I’ve had enough.
I’ve sat idle witnessing Donald Trump become the Republican nominee for president, despite his lack of qualifications and general decency as a human being. He did that, while violating everything this country stands for.
Recently he added the straw that broke the camel’s back. (Which hit close to home in my case).
“Elections are rigged,” Trump has repeated.
Mr. Trump, allow me to tell you about rigged elections.
Growing up in Damascus – Syria, my dad never allowed us to go vote. “It’s not safe,” he would say. I used to watch the ‘Elections’ on television. Hafez Al-Assad had been president for years and won every time by an overwhelming majority. One year without him knowing, I went with a friend to satisfy that itch for lofty principles we experience as teenagers – ready to conquer the world.
We entered the library and had to show our ID’s and sign a sheet that said: I will vote for President Hafez Al-Assad. Going into the small booth, I passed two men with machine guns standing outside. I searched for another candidate on the ballot, but there was none. When I contemplated not voting, my friend said there would be ‘dire consequences’. So I filled out the small circle with a number two pencil and granted the dictator four more years.
At the door, an official examined the ballot and told the guards to give us our ID’s back.
Hafez Al-Assad was president for 29 years, and now his son Bashar has filled the same role since 2000.
That my friend, is the epitome of rigged elections.
How dare you?
How dare you, Donald Trump, cast a shadow of fraud on my America? I know about disfranchisement in our voting system, and I familiar with the Electoral College, where not all voters are created equal. All that said, there are no guards with machine guns outside the booth.
Despite the challenges we have, America offers a government of the people, by the people, and for the people. In most countries, you would not even be allowed to complain about elections being rigged.
Wait, I forgot . . . we have free speech in my America.
You want to know about My America Donald?
My America allowed me at the age of 18 to reap the benefits of a good education, a free economy, and a just social system.
My America gave me the chance to raise my three children where they don’t have to dodge bullets and bombs, or spend night after night in a bomb shelter. They live where they may touch a star one day. They are free to participate in a democratic society with rewards based on effort, and not on who you know. One of them could actually become President one day. (I can provide their birth certificate).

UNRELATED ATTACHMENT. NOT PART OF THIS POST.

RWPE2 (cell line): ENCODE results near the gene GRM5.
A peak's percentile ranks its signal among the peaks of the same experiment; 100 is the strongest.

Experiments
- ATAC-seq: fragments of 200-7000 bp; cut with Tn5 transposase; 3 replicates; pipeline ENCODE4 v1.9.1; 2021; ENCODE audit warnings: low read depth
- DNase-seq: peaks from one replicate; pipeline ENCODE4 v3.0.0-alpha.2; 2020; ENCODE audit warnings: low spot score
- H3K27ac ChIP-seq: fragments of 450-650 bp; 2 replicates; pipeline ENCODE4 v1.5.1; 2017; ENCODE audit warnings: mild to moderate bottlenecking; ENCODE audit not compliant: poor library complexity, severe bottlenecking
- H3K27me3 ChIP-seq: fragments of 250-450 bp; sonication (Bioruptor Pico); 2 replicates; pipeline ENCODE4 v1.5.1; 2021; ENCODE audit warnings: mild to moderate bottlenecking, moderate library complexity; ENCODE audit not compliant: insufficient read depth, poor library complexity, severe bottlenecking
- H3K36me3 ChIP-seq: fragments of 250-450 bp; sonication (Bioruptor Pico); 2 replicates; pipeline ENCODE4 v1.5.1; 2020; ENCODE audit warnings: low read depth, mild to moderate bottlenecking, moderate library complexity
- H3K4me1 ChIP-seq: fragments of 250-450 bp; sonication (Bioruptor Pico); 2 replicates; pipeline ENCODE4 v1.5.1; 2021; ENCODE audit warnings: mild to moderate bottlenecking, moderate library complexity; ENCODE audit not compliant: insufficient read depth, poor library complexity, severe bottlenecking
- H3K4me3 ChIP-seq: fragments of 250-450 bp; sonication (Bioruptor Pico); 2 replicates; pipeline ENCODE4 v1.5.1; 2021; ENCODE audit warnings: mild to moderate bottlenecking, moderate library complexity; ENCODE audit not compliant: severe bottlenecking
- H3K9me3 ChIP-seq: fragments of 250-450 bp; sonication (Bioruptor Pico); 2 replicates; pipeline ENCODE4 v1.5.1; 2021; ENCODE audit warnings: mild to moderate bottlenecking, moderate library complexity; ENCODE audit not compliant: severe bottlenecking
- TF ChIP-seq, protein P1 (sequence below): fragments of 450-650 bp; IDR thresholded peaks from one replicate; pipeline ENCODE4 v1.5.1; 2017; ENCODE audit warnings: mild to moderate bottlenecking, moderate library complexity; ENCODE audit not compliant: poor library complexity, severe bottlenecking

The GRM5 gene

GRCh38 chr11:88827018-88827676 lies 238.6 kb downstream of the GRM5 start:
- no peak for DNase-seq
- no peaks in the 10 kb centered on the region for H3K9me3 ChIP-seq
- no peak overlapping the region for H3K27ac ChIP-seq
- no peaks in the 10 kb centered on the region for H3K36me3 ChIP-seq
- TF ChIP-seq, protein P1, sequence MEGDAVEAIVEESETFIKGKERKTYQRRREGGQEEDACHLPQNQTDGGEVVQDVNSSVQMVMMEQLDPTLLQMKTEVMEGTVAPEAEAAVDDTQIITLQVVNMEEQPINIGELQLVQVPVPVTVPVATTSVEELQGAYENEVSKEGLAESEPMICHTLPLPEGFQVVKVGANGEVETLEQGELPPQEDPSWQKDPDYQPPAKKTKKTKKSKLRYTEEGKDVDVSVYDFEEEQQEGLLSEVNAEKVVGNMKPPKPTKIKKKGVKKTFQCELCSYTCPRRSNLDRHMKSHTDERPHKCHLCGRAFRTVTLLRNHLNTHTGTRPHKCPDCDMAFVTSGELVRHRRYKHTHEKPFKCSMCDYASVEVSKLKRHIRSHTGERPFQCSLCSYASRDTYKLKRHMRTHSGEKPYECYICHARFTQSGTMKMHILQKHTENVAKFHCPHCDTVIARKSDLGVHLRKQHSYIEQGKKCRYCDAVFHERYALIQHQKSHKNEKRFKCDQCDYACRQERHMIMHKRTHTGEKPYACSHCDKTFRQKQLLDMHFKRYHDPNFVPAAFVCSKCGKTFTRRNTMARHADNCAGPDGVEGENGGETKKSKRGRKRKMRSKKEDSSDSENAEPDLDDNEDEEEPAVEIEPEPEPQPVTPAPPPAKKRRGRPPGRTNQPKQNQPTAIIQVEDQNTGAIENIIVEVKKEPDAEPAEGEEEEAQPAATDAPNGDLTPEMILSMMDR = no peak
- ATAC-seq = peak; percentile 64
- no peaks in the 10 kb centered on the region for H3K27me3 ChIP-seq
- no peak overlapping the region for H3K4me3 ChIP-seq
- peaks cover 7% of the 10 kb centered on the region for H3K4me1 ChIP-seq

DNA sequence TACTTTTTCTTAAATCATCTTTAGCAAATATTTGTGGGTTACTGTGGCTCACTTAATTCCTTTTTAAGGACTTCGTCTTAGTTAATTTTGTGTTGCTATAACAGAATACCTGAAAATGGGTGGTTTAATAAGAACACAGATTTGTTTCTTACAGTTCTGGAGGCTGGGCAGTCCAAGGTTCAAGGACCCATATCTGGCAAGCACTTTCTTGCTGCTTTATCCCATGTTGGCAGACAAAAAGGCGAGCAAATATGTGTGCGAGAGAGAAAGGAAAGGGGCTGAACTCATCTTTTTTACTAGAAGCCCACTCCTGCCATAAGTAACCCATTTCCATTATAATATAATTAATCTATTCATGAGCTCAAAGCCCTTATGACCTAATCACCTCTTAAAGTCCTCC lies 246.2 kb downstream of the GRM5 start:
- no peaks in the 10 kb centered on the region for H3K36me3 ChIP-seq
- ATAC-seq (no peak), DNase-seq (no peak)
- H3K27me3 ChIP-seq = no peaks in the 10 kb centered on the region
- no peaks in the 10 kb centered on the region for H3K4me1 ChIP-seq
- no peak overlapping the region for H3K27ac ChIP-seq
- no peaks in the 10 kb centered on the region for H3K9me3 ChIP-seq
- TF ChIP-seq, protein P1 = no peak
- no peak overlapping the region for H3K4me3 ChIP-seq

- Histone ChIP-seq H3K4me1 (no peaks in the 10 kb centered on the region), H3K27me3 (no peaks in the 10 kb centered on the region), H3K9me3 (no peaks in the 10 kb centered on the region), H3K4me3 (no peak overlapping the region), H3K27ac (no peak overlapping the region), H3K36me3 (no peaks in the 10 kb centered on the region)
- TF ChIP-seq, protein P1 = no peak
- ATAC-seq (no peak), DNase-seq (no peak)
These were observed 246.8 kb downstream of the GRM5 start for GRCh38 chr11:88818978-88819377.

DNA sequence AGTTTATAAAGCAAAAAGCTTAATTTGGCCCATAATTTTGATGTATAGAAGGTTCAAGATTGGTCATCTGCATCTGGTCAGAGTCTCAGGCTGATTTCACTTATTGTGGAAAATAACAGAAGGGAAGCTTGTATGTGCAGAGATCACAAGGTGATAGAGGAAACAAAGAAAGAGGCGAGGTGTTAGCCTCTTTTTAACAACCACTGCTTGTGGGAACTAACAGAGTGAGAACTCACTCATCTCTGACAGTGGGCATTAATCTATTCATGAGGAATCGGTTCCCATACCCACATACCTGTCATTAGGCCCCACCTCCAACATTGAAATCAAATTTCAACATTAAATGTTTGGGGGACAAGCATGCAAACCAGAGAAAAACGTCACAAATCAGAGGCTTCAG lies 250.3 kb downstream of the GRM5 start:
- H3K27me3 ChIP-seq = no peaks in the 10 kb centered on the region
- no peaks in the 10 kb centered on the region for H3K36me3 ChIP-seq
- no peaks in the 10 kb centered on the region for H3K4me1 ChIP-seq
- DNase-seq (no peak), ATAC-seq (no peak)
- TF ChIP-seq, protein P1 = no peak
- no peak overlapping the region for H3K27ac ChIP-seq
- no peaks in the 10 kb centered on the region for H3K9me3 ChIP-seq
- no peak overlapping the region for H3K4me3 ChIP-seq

My America permitted me to vote, in a free and accountable system where my vote counts, and where all nominees are listed on the ballot. This fact still astounds me after living here for 31 years. My vote counts. I, Karim Shamsi-Basha, an American citizen from a Syrian descent, can vote and be heard.
My America provided me with a congressman who wrote letters on my behalf to the American Embassy in Lebanon to grant my sister a visa. My country of origin has been ravaged by civil war for the past five years. I met with Congressman Spencer Bachus, and he promised to do everything in his power to get her out of Syria. Did you hear me Donald? I met with my congressman. I was heard by my government representative. You want to ban all Muslims, Mexicans, foreigners, and people that are not ‘Us’ from coming into this vast and gracious land. (Why am I thinking of Hitler?)
My America granted me the privilege of working as a journalist for 30 years. I documented events that others take for granted as merely the ‘news’. Fifteen years ago, I covered a protest on the steps of the Jefferson County Court House in Birmingham, except the protesters wore white robes with hoods and shouted racial obscenities. They were the KKK. I watched in disbelief and wondered if this form of ‘Freedom’ was a bit much. To let a despicable group speak their mind in public? (I know about the constitution and Freedom of Speech, but c’mon, really?) Then I saw something that replaced the shivers of infuriation with tears of overwhelming gratification. I saw African-American and white policemen hold hands and form a human fence to push the rowdy crowd back. They protected the racial bigots. As ugly and appalling the KKK was, as beautiful and virtuous the hovering freedom was.
My America showed me slices of life that are simple, pure, and telling. I saw children puff their cheeks and blow dandelions in the spring, and old men rake their front yards. I saw business men and women be productive citizens, and neighbors bake cookies for each other over the holidays. I saw smiles of hope, grins on tiny lips, and hugs at airports. I saw flags from all countries and all colors on Southern porches, where iced tea is the drink of choice for people from all over this beautiful and inclusive world, despite your efforts to deny that virtuous fact.
My America may not be the most perfect country in the world, but It remains the best place to live on this tiny planet. (In my humble, and yes . . . foreign opinion.)
What I do every morning
Do me a small favor Mr. Trump: Get down on the ground right now and kiss it.
You may taste justice, you may taste liberty, you may taste beauty, you may taste integrity, and you may taste honesty. Don’t be scared. Those are good things most people try to live by.
For more, visit http://www.huffingtonpost.com/